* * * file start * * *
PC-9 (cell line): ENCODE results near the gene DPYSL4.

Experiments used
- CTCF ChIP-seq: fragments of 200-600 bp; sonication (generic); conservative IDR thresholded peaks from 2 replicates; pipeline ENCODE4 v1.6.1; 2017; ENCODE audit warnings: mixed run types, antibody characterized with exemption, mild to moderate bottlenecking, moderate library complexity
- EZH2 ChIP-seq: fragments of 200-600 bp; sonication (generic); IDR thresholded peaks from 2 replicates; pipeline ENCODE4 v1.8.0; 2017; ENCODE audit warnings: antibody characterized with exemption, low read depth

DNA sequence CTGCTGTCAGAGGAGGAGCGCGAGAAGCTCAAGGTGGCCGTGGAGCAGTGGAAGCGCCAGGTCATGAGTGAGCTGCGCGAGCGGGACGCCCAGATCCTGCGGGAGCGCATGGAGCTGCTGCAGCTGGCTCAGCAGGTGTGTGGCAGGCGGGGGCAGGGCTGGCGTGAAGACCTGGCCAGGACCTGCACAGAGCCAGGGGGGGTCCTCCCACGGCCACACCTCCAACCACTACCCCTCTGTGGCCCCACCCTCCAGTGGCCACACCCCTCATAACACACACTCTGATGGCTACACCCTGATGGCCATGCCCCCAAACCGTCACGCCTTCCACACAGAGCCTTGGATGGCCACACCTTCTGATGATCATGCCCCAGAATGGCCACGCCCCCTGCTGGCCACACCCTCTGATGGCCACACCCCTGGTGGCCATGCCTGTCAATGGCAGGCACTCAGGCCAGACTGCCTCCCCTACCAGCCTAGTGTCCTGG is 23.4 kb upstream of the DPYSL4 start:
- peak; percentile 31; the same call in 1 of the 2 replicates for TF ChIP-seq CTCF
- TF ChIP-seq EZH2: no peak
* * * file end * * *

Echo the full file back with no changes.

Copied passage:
PC-9 (cell line): ENCODE results near the gene DPYSL4.

Experiments used
- CTCF ChIP-seq: fragments of 200-600 bp; sonication (generic); conservative IDR thresholded peaks from 2 replicates; pipeline ENCODE4 v1.6.1; 2017; ENCODE audit warnings: mixed run types, antibody characterized with exemption, mild to moderate bottlenecking, moderate library complexity
- EZH2 ChIP-seq: fragments of 200-600 bp; sonication (generic); IDR thresholded peaks from 2 replicates; pipeline ENCODE4 v1.8.0; 2017; ENCODE audit warnings: antibody characterized with exemption, low read depth

DNA sequence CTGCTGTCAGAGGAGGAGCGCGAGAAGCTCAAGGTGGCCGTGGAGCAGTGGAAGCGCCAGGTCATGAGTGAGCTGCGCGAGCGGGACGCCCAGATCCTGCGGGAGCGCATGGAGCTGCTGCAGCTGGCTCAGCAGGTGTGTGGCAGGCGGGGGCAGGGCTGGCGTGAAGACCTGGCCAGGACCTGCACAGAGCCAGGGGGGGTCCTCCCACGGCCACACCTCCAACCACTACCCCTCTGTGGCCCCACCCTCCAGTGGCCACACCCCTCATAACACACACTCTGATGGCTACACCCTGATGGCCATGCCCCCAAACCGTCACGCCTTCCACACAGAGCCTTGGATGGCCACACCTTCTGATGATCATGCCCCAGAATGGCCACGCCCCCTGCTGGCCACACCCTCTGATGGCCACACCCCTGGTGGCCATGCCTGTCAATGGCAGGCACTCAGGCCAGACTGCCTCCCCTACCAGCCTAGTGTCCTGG is 23.4 kb upstream of the DPYSL4 start:
- peak; percentile 31; the same call in 1 of the 2 replicates for TF ChIP-seq CTCF
- TF ChIP-seq EZH2: no peak